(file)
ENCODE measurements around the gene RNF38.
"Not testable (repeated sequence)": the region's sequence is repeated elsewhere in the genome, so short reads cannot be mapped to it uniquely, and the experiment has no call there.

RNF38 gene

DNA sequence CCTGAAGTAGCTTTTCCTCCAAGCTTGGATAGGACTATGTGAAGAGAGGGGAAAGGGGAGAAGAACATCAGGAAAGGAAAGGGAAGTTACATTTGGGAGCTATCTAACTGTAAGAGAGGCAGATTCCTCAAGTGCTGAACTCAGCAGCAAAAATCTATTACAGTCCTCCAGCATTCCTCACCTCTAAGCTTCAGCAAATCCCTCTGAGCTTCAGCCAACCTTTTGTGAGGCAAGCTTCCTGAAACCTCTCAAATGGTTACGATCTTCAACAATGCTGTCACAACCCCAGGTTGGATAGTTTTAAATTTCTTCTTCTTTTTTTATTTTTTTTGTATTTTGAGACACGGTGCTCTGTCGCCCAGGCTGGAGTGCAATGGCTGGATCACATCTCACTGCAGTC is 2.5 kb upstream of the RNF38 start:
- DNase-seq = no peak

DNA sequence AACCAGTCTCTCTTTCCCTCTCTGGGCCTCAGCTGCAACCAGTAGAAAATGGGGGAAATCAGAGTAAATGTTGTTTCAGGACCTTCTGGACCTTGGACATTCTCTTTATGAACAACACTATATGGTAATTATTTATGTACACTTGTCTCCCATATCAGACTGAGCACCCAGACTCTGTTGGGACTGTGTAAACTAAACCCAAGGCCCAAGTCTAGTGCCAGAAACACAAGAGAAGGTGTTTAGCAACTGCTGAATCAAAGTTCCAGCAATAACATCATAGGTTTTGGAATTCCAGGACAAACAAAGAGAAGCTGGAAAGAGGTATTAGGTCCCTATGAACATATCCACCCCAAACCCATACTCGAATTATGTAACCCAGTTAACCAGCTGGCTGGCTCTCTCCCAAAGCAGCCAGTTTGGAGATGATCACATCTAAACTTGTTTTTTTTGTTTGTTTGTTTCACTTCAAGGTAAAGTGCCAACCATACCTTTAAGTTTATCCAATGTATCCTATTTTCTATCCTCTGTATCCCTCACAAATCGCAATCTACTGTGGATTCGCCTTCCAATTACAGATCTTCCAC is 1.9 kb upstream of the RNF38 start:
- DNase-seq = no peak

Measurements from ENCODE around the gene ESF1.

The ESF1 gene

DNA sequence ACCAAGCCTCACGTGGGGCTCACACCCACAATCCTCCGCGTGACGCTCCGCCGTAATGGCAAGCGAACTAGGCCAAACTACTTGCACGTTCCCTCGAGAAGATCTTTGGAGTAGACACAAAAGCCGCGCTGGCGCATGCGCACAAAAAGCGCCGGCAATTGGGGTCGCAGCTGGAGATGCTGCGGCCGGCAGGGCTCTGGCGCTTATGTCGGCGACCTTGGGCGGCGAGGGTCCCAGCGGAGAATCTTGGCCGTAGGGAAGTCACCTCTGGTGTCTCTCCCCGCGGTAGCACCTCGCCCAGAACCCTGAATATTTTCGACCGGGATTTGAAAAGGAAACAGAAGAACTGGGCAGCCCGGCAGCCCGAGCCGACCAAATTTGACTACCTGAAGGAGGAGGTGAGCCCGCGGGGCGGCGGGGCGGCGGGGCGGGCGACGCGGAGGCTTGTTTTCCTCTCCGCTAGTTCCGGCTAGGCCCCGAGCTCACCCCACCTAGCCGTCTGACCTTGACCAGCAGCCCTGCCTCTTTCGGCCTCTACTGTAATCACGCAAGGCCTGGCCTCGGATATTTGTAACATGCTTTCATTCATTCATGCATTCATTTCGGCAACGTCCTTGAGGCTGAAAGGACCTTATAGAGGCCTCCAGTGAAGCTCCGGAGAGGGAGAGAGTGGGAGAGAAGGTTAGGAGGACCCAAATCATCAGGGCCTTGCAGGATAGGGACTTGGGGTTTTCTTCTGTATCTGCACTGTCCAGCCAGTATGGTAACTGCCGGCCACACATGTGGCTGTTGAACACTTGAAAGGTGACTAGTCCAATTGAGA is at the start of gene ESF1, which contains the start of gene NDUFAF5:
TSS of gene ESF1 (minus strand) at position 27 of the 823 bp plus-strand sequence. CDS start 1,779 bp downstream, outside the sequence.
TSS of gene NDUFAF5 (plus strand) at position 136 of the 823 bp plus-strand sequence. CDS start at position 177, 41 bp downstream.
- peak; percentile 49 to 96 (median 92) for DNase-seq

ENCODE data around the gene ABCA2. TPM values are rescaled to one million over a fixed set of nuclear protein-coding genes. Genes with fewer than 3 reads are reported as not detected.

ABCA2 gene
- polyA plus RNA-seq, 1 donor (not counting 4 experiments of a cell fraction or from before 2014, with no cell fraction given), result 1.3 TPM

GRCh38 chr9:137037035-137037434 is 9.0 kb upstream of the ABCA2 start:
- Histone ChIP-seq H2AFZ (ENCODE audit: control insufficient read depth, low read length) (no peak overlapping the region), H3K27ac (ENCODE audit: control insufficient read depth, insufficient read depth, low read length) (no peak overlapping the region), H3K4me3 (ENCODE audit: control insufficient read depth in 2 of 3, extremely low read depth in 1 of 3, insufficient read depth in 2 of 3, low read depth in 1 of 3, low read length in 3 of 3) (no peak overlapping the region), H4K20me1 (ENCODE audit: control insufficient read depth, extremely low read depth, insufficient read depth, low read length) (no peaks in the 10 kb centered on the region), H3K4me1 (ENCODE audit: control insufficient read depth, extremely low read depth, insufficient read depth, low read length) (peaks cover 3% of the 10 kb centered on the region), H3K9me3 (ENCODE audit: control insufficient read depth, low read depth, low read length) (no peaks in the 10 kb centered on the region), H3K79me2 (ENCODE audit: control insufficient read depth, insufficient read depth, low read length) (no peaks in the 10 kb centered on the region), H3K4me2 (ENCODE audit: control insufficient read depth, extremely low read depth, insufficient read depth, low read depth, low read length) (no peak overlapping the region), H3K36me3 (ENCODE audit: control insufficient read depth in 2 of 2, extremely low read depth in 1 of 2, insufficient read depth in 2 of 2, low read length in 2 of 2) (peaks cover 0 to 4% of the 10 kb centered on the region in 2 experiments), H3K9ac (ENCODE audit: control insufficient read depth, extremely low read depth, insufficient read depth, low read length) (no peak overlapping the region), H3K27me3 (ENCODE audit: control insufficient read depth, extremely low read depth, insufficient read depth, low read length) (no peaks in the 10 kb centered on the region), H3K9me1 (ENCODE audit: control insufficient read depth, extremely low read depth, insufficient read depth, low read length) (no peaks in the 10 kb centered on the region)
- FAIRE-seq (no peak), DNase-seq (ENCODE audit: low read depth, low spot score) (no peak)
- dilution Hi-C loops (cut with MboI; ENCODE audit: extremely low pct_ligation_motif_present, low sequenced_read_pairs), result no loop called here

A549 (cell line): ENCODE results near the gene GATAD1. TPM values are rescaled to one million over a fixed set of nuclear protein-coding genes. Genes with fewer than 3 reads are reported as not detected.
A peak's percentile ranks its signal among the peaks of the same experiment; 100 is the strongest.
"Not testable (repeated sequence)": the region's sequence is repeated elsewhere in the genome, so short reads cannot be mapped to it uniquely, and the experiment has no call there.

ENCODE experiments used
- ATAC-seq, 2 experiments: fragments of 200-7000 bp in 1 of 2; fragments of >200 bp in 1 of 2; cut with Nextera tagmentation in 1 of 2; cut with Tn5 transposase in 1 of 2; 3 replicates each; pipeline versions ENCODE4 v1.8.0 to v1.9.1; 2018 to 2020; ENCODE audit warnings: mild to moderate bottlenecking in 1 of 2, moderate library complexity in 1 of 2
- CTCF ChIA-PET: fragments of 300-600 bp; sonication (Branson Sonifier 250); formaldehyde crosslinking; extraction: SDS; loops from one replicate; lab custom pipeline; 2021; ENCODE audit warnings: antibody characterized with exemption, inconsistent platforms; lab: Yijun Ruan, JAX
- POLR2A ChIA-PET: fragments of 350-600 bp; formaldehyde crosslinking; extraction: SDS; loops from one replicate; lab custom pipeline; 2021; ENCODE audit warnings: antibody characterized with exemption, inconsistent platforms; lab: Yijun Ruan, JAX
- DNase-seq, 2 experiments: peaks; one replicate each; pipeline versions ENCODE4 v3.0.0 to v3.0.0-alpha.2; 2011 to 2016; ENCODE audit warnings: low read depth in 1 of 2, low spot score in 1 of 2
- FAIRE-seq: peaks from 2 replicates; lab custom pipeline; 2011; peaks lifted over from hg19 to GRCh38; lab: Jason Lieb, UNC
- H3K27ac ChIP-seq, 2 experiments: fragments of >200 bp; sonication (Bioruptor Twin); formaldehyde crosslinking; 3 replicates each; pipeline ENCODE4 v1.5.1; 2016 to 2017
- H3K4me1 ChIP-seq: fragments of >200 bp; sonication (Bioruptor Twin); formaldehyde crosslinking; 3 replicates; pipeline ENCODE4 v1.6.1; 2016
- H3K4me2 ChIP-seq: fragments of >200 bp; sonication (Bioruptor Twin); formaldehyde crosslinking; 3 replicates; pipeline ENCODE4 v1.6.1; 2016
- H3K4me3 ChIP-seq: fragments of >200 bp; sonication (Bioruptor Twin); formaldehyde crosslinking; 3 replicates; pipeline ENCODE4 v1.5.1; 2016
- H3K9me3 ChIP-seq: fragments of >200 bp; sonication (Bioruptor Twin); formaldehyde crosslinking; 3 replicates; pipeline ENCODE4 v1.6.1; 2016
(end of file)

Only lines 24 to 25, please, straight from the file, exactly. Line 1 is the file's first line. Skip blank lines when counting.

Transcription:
ENCODE experiments used
- ATAC-seq, 2 experiments: fragments of 200-7000 bp in 1 of 2; fragments of >200 bp in 1 of 2; cut with Nextera tagmentation in 1 of 2; cut with Tn5 transposase in 1 of 2; 3 replicates each; pipeline versions ENCODE4 v1.8.0 to v1.9.1; 2018 to 2020; ENCODE audit warnings: mild to moderate bottlenecking in 1 of 2, moderate library complexity in 1 of 2